Green Band Trailer

Trailers are an under-appreciated art form insofar that many times they’re seen as vehicles for showing footage, explaining films away, or showing their hand about what moviegoers can expect. Foreign, domestic, independent, big budget: What better way to hone your skills as a thoughtful moviegoer than by deconstructing these little pieces of advertising?

This week we go to Comic-Con and talk fandom with George Takei, we try and escape an abusive relationship with a drug lord while sunning it up on vacation, take a last look at the singer Nico, remember a time long since past filled with frivolity and heartbreak, and connect with old friends in the oddest way imaginable.

From the Bridge: A Documentary

When it comes to trying to communicate what this weekend’s San Diego Comic-Con is supposed to represent, this trailer comes close. While I think there are more nuanced ways of trying to cram so many different fandoms into one documentary, director Spencer F. Lee does an OK job here. While you get George Takei narrating the entire thing, you have Gene Simmons talking about the rise of the comic book geek, and Nichelle Nichols talking about the effect her character had on Star Trek, it is a hodgepodge of ideas. At one point in watching this trailer, you might think it’s a documentary on Starlog. Still, documentaries like this are always a breezy way to get back in touch with the purity of what created these fans in the first place. The motivations of the creators who developed these properties, their collective cultural impact, it’s just a gentle reminder that fandom can still be positive. I’ll take that POV.

Nico, 1988

I didn’t connect with Nico as an artist until Margot Tenenbaum walked off that bus in The Royal Tenenbaums. Her voice was unlike anything I had ever heard, but it makes that scene exquisite. Director Susanna Nicchiarelli has focused in on telling a story that attempts to unpack the last year of Nico’s life. Dealing with her addictions and other assorted maladies doesn’t at first seem like a gripping tale, but the trailer makes a persuasive case as to why this biopic is worth the effort to seek out.

Holiday

I was white knuckling it the entire time. At the very least, no matter how this movie is received, director Isabella Eklöf knows how to create tension in a trailer. You feel a low level of unease as soon as the trailer begins and it does not relent. I can feel the heat, bask in the stark bright white light of a place perfect for a vacation, but then it takes a dark turn.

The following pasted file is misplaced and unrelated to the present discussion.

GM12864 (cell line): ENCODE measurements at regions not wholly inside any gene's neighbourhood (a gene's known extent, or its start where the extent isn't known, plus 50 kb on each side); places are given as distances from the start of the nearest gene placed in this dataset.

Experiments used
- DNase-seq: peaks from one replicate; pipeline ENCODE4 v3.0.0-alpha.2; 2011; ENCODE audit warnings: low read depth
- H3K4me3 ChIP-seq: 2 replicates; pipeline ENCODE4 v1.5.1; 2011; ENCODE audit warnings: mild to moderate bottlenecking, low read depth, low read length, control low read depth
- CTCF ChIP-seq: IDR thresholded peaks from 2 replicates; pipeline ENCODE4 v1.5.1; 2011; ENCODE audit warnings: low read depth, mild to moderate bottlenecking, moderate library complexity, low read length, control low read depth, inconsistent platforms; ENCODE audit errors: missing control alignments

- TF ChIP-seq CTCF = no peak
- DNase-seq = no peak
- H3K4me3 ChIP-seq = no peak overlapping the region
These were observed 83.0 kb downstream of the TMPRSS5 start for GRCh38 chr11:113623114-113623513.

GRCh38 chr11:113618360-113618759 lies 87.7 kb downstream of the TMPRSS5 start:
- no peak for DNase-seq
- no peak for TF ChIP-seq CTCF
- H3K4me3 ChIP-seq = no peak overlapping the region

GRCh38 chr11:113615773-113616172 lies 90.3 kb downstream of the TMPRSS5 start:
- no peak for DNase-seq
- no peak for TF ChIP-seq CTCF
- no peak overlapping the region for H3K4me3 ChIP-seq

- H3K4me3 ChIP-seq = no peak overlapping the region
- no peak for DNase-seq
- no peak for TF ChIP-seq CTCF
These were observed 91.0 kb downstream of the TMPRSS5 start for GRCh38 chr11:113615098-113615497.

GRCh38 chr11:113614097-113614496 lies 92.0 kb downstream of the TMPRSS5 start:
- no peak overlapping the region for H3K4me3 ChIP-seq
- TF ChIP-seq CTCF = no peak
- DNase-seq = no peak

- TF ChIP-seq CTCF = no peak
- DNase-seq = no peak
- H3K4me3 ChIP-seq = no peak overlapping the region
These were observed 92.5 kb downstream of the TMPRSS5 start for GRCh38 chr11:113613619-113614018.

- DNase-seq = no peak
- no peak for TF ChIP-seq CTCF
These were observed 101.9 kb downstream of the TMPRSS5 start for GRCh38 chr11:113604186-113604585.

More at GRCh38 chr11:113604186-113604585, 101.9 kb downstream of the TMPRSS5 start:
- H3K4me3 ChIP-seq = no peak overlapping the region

A love triangle featuring the trophy girlfriend of a petty drug lord, caught up in a web of luxury and violence in a modern dark gangster tale set in the beautiful port city of Bodrum on the Turkish Riviera.

What is remarkable about this trailer is that it’s mostly focused on creating an impression versus trying to set up a story. And the impact is a strong one because I am now left wanting to know how all of these narrative threads come together.

Cold War

Stick with me on this one. Director Pawel Pawlikowski won an Oscar for 2013’s Ida. While you may or may not have heard of Ida, Pawlikowski has over 50 wins, including a BAFTA, as a filmmaker for his various cinematic endeavors. The director has been quiet for the last five years, and this looks incredible. Just letting the trailer slowly burn as you figure out what in fact is happening is, perhaps, one of the nicer delights I’ve had this week. It just slowly unspools without providing us any context or any narrative clues as to what is happening here. Sure, some type of love affair (perhaps an unhealthy one?) abounds, but I love the long, lingering looks here.

Bonding

This is going to be a different kind of series. To wit, this is about two long ago BFFs from high school who happen to lose touch only to connect over BDSM years later. While that alone is an intriguing enough premise, this little tidbit also caught my attention:

The dramedy series is loosely based on the life experiences of Rightor Doyle (HBO’s “Barry,” FX’s “You’re the Worst”), who wrote, directed, and executive produced the series.

Doyle’s bona fides are enough for me to give this a whirl (the series is only seven episodes). A well, the premise is off the wall enough to break through some of the more stodgy episodic television out there today.

Nota bene: If you have any suggestions of trailers for possible inclusion in this column, even have a trailer of your own to pitch, please let me know by sending me a note at Christopher_Stipp@yahoo.com or look me up via Twitter at @Stipp

In case you missed them, here are the other trailers we covered at /Film this week:

Cool Posts From Around the Web: